Journey’s End – if anything, Michael Dawson, Winemaker and Tom Hanson-Smith, Branch Development Manager, were super fun to be around! Always smiling, laughing or talking! Some great youth here to drive the brand, with the Destination Chardonnay, their flagship wine, showing incredible character and complexity, one of the highlight wines of the show for sure. For oaked chardonnay, I couldn’t help but wish my boss were on hand, as he would have completely LOVED all these South African chards, especially Destination, which showed huge complexity and depth. Not bad for Mike’s first vintage as winemaker to Journey’s End…I was more than impressed.

Ken Forrester

Ken Forrester – imagine my surprise when I returned from Toronto, to read my schedule and find out that it was the SAME Ken Forrester, whom I had just met coming to visit me in the store! My rep was even more surprised to discover that I had already tasted many of Ken’s wine! Ken is, in many ways, the captain of the PIWOSA ship, encouraging the alliance and traveling together, spreading the ‘gospel’ of the quality of South African wine. Ken’s philosophy about chenin blanc, is that it needed to be shaken out of its mold and start shining on its own. He has certainly done that with levels of chenin from entry level Petit right through to the stunner FMC. I decided to go middle-of-the-road with the Old Vine Reserve that had laser sharp acidity, complemented by flavours of peaches and cream, vanilla, toast and hints of cinnamon with a finish of brioche and baked apples. That two months in barrel makes a world of difference!

Klein Constantia – from the oldest wine region in South Africa, we were able to taste the famed Vin de Constance, a sweet wine made in an old Danish style bottle with the Muscat di Frontignan grape (aka Muscat Blanc a Petit Grain). Beautiful deep golden in colour with lots of dried apricots, marmalade, ginger and ripe peach, with a full bodied, unctuous mouth feel, but with the leveling out of high acidity to keep it from being cloying. With between 150-165 g/L RS you need that high acidity! Interesting little wine with ageing done in combination of French/Hungarian/acacia barrels, not botrytised grapes, but rather passilerage grapes (raisining on the vine rather than noble rot). Hans Astrom, managing director and partner of Klein Constantia, firmly believes the Vin de Constance can rival some of the best sweet wines in the world, at a fraction of the price.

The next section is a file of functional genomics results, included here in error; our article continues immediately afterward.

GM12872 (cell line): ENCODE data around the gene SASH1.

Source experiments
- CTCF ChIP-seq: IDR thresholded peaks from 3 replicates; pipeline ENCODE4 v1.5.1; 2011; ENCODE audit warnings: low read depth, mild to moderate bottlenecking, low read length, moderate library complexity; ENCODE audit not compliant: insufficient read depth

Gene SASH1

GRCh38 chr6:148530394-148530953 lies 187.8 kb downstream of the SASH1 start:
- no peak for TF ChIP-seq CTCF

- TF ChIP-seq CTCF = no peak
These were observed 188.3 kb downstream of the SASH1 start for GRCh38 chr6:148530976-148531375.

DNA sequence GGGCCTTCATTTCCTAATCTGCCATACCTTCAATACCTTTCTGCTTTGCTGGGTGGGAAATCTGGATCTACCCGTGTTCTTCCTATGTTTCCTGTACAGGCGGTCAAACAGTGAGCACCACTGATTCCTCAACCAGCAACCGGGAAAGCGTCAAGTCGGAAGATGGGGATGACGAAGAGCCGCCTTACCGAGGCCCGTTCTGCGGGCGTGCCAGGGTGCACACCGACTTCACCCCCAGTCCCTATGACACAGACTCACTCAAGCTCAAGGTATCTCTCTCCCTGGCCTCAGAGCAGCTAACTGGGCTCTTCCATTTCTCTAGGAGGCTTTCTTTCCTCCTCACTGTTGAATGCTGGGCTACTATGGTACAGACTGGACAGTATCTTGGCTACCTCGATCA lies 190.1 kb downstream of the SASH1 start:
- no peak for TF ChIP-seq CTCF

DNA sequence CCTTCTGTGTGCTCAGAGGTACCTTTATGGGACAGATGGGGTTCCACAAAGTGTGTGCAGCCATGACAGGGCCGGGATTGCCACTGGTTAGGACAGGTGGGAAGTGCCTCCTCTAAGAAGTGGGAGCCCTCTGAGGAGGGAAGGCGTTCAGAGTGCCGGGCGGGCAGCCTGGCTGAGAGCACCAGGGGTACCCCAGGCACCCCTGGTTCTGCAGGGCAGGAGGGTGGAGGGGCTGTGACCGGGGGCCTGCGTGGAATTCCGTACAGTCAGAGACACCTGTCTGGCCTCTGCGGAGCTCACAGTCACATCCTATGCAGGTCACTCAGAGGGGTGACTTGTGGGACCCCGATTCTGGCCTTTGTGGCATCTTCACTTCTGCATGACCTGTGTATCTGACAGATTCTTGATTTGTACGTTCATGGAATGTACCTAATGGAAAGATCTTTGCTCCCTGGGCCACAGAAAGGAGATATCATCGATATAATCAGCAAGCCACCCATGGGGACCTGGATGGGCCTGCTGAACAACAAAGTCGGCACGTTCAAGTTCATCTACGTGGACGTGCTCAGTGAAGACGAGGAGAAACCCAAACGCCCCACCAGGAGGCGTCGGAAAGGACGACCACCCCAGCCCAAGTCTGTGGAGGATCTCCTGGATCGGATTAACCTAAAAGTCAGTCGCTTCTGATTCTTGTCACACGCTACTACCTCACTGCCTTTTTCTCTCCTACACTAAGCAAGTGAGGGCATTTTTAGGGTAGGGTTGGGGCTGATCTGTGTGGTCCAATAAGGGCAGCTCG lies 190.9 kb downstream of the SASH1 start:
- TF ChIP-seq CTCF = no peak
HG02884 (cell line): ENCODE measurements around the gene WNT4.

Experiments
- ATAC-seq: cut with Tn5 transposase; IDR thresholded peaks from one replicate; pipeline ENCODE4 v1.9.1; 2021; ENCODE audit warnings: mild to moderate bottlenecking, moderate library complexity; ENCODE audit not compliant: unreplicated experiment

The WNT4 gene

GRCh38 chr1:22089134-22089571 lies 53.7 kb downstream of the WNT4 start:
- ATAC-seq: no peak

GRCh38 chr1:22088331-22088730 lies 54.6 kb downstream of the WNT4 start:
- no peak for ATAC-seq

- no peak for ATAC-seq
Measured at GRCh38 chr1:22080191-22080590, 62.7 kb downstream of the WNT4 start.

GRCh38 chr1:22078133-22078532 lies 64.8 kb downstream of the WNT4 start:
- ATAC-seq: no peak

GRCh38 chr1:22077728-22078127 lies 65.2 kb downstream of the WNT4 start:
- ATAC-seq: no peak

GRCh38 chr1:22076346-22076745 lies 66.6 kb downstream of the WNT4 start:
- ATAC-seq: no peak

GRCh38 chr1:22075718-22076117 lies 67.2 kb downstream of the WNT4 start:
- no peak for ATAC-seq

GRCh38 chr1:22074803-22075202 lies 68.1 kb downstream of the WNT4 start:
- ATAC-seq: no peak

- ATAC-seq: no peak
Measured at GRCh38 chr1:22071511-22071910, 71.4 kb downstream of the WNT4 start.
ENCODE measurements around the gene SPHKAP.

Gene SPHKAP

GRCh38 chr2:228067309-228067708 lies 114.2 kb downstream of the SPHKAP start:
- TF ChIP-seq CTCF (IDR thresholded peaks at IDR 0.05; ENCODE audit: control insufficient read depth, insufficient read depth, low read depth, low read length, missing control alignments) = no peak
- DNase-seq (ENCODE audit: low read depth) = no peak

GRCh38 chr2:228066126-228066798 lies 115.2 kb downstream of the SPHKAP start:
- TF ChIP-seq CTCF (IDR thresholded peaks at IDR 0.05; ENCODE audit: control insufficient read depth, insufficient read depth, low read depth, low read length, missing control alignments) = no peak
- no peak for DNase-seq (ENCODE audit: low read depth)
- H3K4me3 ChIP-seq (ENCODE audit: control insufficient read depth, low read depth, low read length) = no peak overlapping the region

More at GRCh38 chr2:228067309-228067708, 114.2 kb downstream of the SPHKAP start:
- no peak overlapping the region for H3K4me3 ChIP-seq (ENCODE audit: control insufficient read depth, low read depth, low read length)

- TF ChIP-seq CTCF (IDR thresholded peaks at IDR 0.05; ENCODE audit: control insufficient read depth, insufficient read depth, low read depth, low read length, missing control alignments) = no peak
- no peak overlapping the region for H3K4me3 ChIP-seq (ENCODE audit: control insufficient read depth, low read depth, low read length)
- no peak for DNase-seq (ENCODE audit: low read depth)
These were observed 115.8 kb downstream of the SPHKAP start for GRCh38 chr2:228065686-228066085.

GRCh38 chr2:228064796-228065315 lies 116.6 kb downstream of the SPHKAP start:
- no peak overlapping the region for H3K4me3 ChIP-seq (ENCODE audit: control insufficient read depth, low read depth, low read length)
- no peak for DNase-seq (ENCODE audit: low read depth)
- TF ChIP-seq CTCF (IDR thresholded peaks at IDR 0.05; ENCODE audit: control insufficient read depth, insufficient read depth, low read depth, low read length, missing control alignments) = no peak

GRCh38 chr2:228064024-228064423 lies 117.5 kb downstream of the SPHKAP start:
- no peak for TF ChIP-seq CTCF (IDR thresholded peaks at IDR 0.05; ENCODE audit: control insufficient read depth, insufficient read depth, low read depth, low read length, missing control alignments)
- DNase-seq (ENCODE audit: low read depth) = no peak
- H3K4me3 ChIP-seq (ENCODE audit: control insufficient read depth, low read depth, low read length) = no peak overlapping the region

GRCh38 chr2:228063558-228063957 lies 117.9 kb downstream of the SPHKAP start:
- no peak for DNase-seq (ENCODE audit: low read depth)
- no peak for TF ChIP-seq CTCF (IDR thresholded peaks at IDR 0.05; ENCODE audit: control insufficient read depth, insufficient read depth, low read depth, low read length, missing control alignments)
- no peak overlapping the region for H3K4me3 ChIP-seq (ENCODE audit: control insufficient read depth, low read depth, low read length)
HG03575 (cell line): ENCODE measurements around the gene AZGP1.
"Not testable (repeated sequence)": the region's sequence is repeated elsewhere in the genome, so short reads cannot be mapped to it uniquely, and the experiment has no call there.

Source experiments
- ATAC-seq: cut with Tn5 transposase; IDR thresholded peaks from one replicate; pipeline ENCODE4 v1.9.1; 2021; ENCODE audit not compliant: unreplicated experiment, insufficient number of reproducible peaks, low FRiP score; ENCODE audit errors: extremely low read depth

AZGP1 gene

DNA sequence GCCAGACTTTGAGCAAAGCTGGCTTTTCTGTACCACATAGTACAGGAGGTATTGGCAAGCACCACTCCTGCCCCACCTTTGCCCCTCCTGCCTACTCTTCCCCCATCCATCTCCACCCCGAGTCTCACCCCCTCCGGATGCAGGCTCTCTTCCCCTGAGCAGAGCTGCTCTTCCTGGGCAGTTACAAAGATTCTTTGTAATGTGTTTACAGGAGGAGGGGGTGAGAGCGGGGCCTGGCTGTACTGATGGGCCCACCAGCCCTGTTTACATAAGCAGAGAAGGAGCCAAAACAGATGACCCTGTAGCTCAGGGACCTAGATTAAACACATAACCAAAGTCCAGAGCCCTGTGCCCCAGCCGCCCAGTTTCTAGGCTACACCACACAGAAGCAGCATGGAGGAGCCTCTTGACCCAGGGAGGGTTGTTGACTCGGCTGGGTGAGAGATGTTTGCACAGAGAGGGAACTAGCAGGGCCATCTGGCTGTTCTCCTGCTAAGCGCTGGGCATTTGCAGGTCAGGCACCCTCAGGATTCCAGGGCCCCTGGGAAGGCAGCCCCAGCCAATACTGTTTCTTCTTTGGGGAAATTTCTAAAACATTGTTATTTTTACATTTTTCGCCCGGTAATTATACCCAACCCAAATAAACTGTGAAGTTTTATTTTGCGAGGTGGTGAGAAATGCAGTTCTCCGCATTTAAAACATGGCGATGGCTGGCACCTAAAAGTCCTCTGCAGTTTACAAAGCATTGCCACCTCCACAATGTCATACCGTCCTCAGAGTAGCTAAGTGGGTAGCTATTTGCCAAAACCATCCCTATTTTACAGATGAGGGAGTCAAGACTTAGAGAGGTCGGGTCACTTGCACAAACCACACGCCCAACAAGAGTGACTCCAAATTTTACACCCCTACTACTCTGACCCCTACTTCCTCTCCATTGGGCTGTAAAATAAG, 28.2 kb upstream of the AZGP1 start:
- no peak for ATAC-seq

Paul Cluver – Paul has his winery in Elgin, one of the coolest wine regions in the whole Cape, as it is surrounded by three mountain ranges. Mostly known for apple production, it is Paul’s family who has been instrumental in bringing the wine region of Elgin to a fine wine producing region. Known for aromatic whites, his winery is the largest producer of riesling in South Africa. No word of a lie, it was one of the best reislings I’ve ever tasted from anywhere in the world. For you wine geeks out there, there is 9.9 TA and 18 g/L RS in this wine. High, high, searing acidity that is enamel stripping, but oh so good, if you’re a fan of high acid wines as I am! Lime zest, green apple, stainless steel minerality and hints of honeysuckle and petrol, this riesling was everything I thought it should be, could be and was. Ultra yum.

Bruwer Raats

Raats – Bruwer Raats has a similar terroir to Napa in his Stellenbosch location, and is a specialist in chenin blanc and cabernet franc. I love that. Grow what you know does well for the terroir. That’s what every smart winemaker should do! Bruwer considers chenin a “thoroughbred”; meaning that if you treat it like a winning race horse, it will be! Making chenin both in stainless steel and oak, he is creating pure expressions of chenin blanc. His “Original” chenin had a fruity nose of peaches and pears and even hints of pineapple! Great wet stone minerality with more peach pear and pineapple on the palate. I found this to be very “chablis” like, which should be taken as a complement…

Radford Dale – last but certainly not least, from The Winery of Good Hope, Alex Dale featured wines from the Radford Dale property. Not only that, as co-founder and director of PIWOSA, Alex is passionate about the wines of South Africa and tirelessly travels the globe, convincing folks like us, that the wine producing capabilities in South Africa are huge, and let’s give them a fair shake shall we? Focusing on Rhone style wine, the featured wine Black Rock was a blend of syrah, carignan, cinsault, grenache, mouvedre and a pinch of viognier to create a smokey, meaty, chewy wine with loads of dry herbs, red fruits and balsamic notes. Great body and texture with tart red fruits of cranberry and currant, but well balanced with tannins and acidity. Such a cool wine.

I was honoured to have been invited to this event, and to meet all of these incredible ambassadors for South Africa. Owners, directors, winemakers, marketers and exporters, their goal is clear: present to the world the quality and potential of South African wines! One day I’ll get there and see for myself. Until then, cheers!

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ChardonnYAY day!

Who loves Chardonnay? Apparently many, with a twist on the name to ChardonnYAY, and enough to have a celebratory day! We were to have a tasting here at the store to celebrate this momentous occasion, but alas, it was too close to our spring open house, so we had to cancel. But never fear! I am here to bring your attention to a few of the stellar chardonnay you may see out there in the market, some you have tasted, and some maybe you haven’t!